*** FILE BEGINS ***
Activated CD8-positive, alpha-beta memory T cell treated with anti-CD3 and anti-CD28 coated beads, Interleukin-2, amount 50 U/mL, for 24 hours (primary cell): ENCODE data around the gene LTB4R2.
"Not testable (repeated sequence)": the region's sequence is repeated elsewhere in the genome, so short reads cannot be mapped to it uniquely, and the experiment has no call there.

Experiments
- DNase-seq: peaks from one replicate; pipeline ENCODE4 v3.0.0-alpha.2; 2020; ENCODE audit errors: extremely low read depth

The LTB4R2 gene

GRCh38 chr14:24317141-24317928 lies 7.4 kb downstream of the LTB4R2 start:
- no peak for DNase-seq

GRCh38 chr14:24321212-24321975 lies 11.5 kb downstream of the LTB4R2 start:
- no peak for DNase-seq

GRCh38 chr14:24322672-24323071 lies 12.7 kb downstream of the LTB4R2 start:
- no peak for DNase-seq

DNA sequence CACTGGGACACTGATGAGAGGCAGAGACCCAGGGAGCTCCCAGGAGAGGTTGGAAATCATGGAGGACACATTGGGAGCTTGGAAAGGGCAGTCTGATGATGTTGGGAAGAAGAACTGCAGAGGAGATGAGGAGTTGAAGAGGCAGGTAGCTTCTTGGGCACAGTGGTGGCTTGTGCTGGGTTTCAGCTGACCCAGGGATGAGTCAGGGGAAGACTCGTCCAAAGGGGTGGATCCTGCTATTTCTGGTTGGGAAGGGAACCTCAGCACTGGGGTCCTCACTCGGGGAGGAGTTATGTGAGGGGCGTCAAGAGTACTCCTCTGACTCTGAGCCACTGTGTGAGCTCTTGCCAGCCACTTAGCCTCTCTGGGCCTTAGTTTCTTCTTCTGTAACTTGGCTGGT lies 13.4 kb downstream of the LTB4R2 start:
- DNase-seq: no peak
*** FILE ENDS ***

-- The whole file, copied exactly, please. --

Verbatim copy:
Activated CD8-positive, alpha-beta memory T cell treated with anti-CD3 and anti-CD28 coated beads, Interleukin-2, amount 50 U/mL, for 24 hours (primary cell): ENCODE data around the gene LTB4R2.
"Not testable (repeated sequence)": the region's sequence is repeated elsewhere in the genome, so short reads cannot be mapped to it uniquely, and the experiment has no call there.

Experiments
- DNase-seq: peaks from one replicate; pipeline ENCODE4 v3.0.0-alpha.2; 2020; ENCODE audit errors: extremely low read depth

The LTB4R2 gene

GRCh38 chr14:24317141-24317928 lies 7.4 kb downstream of the LTB4R2 start:
- no peak for DNase-seq

GRCh38 chr14:24321212-24321975 lies 11.5 kb downstream of the LTB4R2 start:
- no peak for DNase-seq

GRCh38 chr14:24322672-24323071 lies 12.7 kb downstream of the LTB4R2 start:
- no peak for DNase-seq

DNA sequence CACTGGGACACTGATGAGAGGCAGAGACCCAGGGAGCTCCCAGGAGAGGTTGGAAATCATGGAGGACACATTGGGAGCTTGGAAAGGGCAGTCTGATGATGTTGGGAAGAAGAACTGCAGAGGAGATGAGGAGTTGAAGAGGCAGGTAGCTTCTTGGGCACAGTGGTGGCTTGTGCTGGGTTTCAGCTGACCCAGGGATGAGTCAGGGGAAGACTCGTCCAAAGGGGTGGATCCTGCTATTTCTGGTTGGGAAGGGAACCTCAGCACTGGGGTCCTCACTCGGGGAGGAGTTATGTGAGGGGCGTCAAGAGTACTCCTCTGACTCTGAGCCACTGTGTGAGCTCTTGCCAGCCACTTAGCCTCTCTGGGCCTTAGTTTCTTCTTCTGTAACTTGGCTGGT lies 13.4 kb downstream of the LTB4R2 start:
- DNase-seq: no peak